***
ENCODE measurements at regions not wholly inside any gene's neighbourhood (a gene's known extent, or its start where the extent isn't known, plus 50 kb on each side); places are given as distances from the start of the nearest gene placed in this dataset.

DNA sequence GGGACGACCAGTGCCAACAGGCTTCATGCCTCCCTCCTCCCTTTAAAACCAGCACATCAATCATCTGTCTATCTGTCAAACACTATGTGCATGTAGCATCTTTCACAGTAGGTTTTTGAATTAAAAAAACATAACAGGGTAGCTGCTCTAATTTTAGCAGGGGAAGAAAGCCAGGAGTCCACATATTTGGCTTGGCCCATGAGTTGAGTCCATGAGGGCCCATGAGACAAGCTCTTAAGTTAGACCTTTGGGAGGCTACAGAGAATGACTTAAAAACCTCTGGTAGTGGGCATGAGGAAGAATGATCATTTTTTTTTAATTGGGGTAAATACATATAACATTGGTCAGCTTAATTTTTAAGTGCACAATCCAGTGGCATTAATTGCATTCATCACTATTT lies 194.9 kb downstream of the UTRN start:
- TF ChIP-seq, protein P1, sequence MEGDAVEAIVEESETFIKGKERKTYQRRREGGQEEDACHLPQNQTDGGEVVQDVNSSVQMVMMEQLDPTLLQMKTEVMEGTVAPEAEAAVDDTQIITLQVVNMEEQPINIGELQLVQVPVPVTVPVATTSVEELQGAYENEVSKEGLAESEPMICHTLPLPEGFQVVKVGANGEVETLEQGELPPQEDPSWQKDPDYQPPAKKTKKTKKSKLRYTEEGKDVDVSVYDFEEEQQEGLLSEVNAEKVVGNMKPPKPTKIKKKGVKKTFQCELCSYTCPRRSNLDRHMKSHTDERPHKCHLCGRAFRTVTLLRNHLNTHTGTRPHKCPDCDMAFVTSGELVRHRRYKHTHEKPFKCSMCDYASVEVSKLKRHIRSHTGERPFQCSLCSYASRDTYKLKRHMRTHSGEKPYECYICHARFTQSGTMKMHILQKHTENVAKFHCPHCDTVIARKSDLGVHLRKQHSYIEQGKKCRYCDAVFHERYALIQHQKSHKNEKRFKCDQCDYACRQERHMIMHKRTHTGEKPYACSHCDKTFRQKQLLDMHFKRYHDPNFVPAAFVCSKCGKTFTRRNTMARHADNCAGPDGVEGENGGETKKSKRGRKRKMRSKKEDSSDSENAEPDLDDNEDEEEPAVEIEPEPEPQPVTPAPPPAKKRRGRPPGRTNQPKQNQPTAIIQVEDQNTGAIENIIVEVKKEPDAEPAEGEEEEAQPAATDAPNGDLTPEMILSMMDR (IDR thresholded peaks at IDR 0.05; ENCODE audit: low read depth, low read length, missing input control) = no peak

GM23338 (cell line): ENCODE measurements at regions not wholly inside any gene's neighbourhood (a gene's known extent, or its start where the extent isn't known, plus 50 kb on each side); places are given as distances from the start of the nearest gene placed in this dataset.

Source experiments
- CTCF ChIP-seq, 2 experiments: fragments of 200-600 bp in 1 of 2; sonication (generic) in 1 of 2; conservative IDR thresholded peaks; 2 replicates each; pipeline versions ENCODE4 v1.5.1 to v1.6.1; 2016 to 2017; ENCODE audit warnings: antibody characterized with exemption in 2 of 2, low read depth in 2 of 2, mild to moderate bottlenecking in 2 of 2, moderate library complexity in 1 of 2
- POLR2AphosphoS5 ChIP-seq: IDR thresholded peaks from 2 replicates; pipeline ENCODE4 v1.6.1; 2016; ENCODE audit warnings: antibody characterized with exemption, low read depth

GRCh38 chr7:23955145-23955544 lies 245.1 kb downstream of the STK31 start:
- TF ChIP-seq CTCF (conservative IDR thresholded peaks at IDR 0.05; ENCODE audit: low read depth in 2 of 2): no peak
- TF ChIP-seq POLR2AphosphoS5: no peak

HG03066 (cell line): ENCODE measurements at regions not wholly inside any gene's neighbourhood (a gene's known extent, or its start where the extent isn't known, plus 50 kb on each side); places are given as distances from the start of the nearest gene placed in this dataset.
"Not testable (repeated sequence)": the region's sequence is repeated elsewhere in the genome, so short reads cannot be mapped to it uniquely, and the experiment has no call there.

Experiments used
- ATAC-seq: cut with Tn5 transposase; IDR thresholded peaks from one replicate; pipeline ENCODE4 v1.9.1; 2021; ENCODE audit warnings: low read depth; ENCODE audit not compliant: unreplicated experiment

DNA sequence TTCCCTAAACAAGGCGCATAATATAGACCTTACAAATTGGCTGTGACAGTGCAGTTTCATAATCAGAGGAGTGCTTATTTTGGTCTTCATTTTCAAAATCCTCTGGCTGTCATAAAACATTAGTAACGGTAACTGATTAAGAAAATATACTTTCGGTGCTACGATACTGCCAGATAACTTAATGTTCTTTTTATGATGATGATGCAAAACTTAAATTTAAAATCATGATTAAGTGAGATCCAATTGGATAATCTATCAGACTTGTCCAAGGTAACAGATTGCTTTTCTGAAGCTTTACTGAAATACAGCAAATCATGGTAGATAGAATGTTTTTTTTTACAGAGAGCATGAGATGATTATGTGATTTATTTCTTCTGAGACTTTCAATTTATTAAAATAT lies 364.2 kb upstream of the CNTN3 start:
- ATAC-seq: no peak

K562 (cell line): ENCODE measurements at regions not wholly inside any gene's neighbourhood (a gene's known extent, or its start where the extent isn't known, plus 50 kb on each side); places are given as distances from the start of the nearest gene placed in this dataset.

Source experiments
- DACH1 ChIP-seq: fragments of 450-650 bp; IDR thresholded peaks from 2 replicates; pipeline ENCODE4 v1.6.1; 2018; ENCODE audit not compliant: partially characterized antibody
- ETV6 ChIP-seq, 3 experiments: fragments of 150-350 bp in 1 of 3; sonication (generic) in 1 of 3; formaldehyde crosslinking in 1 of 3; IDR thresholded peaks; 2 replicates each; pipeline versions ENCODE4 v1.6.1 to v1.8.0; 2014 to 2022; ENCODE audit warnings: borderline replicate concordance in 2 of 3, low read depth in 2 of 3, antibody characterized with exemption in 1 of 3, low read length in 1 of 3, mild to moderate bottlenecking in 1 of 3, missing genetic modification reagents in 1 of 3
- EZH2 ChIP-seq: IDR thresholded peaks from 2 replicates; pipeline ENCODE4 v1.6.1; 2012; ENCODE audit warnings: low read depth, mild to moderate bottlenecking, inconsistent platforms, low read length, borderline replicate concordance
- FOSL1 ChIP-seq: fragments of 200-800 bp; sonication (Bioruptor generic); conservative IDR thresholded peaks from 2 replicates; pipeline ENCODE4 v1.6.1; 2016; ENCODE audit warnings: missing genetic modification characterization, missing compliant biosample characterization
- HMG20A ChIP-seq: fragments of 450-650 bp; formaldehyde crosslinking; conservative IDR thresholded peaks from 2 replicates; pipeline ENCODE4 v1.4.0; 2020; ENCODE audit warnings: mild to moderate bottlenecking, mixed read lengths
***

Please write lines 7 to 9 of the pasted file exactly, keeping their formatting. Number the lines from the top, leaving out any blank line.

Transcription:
- POLR2AphosphoS5 ChIP-seq: IDR thresholded peaks from 2 replicates; pipeline ENCODE4 v1.6.1; 2016; ENCODE audit warnings: antibody characterized with exemption, low read depth

GRCh38 chr7:23955145-23955544 lies 245.1 kb downstream of the STK31 start:
- TF ChIP-seq CTCF (conservative IDR thresholded peaks at IDR 0.05; ENCODE audit: low read depth in 2 of 2): no peak